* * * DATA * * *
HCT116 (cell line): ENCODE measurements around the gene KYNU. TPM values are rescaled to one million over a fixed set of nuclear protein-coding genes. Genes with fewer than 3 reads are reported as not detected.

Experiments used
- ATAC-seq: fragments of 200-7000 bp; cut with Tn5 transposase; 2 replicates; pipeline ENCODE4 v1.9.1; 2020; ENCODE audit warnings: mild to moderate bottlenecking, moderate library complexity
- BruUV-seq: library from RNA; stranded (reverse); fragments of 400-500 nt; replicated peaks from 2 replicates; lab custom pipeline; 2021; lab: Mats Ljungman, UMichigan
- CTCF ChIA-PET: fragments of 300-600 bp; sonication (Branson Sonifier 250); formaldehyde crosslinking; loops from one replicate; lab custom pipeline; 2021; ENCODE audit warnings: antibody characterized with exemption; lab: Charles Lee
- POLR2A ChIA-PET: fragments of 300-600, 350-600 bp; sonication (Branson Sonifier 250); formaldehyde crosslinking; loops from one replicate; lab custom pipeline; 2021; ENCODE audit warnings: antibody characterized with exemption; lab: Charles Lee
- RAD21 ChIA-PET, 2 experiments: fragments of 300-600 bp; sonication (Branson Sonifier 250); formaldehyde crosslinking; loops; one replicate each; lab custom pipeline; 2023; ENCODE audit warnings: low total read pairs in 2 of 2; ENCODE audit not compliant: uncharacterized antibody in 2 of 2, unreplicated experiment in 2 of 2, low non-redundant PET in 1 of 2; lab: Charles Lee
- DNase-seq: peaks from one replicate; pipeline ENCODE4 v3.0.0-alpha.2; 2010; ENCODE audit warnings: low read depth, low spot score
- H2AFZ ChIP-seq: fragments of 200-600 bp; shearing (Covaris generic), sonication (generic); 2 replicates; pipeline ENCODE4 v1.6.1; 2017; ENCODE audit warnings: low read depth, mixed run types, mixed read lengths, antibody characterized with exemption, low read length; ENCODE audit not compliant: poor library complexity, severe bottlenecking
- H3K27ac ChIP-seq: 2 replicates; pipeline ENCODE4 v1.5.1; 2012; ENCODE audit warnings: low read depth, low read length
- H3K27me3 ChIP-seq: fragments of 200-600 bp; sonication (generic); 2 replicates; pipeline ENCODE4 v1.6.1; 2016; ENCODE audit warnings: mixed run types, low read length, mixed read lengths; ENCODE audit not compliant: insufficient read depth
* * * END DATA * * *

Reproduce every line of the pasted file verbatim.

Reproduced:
HCT116 (cell line): ENCODE measurements around the gene KYNU. TPM values are rescaled to one million over a fixed set of nuclear protein-coding genes. Genes with fewer than 3 reads are reported as not detected.

Experiments used
- ATAC-seq: fragments of 200-7000 bp; cut with Tn5 transposase; 2 replicates; pipeline ENCODE4 v1.9.1; 2020; ENCODE audit warnings: mild to moderate bottlenecking, moderate library complexity
- BruUV-seq: library from RNA; stranded (reverse); fragments of 400-500 nt; replicated peaks from 2 replicates; lab custom pipeline; 2021; lab: Mats Ljungman, UMichigan
- CTCF ChIA-PET: fragments of 300-600 bp; sonication (Branson Sonifier 250); formaldehyde crosslinking; loops from one replicate; lab custom pipeline; 2021; ENCODE audit warnings: antibody characterized with exemption; lab: Charles Lee
- POLR2A ChIA-PET: fragments of 300-600, 350-600 bp; sonication (Branson Sonifier 250); formaldehyde crosslinking; loops from one replicate; lab custom pipeline; 2021; ENCODE audit warnings: antibody characterized with exemption; lab: Charles Lee
- RAD21 ChIA-PET, 2 experiments: fragments of 300-600 bp; sonication (Branson Sonifier 250); formaldehyde crosslinking; loops; one replicate each; lab custom pipeline; 2023; ENCODE audit warnings: low total read pairs in 2 of 2; ENCODE audit not compliant: uncharacterized antibody in 2 of 2, unreplicated experiment in 2 of 2, low non-redundant PET in 1 of 2; lab: Charles Lee
- DNase-seq: peaks from one replicate; pipeline ENCODE4 v3.0.0-alpha.2; 2010; ENCODE audit warnings: low read depth, low spot score
- H2AFZ ChIP-seq: fragments of 200-600 bp; shearing (Covaris generic), sonication (generic); 2 replicates; pipeline ENCODE4 v1.6.1; 2017; ENCODE audit warnings: low read depth, mixed run types, mixed read lengths, antibody characterized with exemption, low read length; ENCODE audit not compliant: poor library complexity, severe bottlenecking
- H3K27ac ChIP-seq: 2 replicates; pipeline ENCODE4 v1.5.1; 2012; ENCODE audit warnings: low read depth, low read length
- H3K27me3 ChIP-seq: fragments of 200-600 bp; sonication (generic); 2 replicates; pipeline ENCODE4 v1.6.1; 2016; ENCODE audit warnings: mixed run types, low read length, mixed read lengths; ENCODE audit not compliant: insufficient read depth